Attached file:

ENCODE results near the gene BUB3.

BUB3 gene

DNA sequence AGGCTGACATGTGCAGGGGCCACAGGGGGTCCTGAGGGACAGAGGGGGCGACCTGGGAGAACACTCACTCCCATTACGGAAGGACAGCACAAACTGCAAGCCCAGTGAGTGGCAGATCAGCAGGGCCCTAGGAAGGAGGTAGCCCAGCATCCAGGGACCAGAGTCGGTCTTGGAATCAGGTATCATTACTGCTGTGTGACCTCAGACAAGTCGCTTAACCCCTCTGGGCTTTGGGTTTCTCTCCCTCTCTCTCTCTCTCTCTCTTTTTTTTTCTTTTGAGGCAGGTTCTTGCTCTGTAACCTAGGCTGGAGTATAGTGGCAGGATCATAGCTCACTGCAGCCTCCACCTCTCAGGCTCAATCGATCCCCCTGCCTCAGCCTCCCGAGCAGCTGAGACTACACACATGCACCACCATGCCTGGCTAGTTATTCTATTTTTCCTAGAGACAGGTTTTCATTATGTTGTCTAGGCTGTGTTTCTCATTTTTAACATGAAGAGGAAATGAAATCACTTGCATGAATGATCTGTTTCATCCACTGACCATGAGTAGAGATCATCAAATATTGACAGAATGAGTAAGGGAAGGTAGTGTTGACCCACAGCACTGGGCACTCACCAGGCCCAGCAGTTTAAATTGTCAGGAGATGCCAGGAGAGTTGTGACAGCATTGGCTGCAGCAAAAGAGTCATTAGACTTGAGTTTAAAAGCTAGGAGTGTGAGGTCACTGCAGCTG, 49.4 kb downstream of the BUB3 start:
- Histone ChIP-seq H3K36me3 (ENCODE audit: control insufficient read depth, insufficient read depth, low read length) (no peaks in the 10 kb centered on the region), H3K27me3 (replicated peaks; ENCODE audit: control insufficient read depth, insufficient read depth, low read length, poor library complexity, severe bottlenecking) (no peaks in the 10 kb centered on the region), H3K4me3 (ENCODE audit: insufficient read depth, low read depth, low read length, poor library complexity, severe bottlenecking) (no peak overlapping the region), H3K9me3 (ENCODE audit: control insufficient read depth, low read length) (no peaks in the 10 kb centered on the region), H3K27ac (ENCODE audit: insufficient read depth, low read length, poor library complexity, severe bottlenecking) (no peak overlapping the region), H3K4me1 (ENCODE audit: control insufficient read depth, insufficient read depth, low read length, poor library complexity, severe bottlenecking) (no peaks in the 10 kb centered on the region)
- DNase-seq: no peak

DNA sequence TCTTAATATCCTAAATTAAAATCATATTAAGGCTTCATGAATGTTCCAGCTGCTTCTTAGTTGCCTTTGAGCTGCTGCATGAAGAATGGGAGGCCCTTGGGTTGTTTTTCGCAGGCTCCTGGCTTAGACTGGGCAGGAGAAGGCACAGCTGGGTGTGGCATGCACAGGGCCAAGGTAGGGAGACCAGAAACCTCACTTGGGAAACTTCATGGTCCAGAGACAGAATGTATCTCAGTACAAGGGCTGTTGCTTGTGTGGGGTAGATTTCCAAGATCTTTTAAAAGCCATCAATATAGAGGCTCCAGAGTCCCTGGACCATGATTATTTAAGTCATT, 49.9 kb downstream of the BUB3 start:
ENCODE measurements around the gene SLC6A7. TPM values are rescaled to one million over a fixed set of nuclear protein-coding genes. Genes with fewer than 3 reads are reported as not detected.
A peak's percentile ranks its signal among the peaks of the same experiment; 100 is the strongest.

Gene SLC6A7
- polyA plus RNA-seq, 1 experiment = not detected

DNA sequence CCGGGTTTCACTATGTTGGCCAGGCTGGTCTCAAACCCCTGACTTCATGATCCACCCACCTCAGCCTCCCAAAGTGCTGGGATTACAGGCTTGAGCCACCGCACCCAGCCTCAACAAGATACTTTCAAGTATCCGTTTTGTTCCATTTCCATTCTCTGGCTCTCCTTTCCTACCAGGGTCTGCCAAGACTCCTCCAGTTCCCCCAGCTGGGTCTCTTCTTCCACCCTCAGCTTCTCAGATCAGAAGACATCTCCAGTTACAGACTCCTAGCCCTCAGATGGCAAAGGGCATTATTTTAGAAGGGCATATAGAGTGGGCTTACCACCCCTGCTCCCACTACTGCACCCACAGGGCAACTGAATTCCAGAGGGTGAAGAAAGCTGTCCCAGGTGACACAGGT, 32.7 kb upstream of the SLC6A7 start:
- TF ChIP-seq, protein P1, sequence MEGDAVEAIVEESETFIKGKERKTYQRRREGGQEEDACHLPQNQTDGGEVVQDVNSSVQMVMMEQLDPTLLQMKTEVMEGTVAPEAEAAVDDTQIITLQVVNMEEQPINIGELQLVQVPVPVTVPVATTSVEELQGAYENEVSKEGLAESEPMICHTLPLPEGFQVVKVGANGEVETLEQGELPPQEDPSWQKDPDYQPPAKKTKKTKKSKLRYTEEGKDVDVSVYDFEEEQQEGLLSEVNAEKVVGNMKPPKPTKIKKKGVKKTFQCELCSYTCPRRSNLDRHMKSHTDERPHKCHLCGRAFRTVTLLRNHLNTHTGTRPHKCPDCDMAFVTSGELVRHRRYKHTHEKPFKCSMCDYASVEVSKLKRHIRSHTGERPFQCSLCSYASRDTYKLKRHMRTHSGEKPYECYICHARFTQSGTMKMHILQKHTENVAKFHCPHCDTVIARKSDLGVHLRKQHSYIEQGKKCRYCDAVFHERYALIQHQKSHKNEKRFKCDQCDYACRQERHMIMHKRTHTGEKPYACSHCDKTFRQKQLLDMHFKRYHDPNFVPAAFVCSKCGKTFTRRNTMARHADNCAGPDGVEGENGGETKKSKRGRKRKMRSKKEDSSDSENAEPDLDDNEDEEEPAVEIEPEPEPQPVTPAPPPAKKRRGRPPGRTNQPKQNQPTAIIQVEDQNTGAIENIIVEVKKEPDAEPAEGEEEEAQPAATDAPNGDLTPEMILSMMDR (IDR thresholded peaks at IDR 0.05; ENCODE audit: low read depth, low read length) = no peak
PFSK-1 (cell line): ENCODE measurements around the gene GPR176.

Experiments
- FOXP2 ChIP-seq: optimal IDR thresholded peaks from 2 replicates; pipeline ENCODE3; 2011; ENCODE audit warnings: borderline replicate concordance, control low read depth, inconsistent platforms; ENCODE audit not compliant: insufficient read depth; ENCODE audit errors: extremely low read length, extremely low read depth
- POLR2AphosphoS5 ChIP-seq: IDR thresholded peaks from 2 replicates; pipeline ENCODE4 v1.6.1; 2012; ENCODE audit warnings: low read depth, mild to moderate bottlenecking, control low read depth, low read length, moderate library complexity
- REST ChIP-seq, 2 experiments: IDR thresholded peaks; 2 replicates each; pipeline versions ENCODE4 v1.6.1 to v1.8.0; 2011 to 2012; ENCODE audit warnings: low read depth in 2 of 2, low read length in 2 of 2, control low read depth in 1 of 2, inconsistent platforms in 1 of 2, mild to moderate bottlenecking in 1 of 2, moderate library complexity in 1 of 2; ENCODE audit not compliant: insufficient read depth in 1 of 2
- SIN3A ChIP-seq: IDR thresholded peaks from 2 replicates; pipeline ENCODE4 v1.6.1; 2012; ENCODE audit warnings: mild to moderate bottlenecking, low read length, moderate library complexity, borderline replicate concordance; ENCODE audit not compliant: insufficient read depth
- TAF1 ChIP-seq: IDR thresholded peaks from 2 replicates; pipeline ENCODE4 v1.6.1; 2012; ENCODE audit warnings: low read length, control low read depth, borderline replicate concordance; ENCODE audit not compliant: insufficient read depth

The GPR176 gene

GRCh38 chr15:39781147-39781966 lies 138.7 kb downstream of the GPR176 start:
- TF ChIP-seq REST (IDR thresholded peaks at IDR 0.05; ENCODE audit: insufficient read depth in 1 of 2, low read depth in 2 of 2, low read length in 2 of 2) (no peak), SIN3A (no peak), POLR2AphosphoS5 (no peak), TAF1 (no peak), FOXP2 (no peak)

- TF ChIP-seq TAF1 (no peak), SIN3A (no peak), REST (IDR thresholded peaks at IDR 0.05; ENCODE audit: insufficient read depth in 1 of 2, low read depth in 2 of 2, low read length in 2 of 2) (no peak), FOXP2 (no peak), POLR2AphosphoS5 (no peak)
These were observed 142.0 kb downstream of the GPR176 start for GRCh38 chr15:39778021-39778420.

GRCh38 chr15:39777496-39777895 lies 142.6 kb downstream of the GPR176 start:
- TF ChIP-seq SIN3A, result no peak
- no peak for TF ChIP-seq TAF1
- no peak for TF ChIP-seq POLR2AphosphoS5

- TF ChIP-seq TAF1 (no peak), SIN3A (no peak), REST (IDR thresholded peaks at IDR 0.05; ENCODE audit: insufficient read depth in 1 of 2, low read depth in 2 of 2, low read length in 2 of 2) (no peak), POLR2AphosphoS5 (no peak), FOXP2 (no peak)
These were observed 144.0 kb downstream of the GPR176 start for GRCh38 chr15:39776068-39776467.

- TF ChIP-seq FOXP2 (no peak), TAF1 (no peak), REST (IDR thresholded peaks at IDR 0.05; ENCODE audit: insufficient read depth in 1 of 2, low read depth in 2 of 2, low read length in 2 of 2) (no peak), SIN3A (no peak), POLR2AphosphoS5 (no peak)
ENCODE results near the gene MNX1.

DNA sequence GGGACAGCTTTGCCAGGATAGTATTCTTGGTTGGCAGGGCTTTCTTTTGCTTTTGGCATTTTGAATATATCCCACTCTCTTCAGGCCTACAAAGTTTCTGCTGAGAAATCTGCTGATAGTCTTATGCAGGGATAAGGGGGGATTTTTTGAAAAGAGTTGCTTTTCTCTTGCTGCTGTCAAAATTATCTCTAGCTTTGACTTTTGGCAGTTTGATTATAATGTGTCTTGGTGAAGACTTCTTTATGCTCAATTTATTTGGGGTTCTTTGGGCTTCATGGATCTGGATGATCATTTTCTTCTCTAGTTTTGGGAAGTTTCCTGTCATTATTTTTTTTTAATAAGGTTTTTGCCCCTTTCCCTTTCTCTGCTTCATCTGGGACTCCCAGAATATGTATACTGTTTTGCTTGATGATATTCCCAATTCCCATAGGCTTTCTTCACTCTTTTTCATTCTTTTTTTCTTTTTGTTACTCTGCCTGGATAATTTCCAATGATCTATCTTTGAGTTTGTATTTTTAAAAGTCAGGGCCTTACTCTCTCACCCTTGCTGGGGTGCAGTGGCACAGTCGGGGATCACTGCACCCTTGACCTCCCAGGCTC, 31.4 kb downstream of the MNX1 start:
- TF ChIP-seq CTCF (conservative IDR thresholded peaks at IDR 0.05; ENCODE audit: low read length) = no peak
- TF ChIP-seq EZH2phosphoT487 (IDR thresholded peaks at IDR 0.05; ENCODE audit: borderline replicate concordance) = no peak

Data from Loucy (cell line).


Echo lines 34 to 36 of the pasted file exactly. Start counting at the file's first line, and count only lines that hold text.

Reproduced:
- TF ChIP-seq CTCF (conservative IDR thresholded peaks at IDR 0.05; ENCODE audit: low read length) = no peak
- TF ChIP-seq EZH2phosphoT487 (IDR thresholded peaks at IDR 0.05; ENCODE audit: borderline replicate concordance) = no peak

Data from Loucy (cell line).